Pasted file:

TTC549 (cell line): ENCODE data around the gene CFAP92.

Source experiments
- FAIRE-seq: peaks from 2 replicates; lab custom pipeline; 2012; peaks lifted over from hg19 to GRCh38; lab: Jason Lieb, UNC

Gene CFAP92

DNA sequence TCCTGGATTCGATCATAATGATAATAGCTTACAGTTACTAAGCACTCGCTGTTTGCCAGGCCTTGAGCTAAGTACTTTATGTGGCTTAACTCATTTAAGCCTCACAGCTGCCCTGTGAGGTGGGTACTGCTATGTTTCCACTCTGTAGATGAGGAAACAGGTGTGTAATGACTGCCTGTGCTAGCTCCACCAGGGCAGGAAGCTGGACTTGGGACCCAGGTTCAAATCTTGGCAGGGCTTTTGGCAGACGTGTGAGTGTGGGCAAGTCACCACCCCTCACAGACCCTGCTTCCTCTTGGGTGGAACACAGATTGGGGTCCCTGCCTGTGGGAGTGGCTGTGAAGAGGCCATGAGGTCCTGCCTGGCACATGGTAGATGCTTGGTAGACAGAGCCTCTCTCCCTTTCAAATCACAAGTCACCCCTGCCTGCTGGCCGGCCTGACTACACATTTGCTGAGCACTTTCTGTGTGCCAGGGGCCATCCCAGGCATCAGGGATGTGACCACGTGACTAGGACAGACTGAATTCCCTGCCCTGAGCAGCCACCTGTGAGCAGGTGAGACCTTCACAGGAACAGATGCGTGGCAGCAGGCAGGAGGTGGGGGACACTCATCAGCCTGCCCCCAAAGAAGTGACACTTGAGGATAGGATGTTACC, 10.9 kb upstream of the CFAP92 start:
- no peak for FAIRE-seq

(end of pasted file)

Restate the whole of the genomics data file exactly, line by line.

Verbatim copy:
TTC549 (cell line): ENCODE data around the gene CFAP92.

Source experiments
- FAIRE-seq: peaks from 2 replicates; lab custom pipeline; 2012; peaks lifted over from hg19 to GRCh38; lab: Jason Lieb, UNC

Gene CFAP92

DNA sequence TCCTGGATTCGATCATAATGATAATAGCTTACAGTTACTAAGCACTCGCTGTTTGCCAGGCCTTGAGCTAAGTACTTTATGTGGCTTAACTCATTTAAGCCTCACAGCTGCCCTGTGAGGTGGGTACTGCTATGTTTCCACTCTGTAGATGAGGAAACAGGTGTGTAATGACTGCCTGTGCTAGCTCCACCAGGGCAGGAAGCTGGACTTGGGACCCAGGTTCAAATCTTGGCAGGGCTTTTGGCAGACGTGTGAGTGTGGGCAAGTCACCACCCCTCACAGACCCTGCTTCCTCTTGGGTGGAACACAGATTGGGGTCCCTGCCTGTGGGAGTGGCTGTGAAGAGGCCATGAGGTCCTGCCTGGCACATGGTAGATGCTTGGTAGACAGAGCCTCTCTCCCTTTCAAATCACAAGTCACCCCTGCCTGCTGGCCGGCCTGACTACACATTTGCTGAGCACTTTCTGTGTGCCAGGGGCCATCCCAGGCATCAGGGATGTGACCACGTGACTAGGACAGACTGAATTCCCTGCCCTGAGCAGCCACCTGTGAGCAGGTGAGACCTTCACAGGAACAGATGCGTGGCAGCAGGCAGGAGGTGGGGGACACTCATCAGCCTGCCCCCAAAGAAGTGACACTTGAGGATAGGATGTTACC, 10.9 kb upstream of the CFAP92 start:
- no peak for FAIRE-seq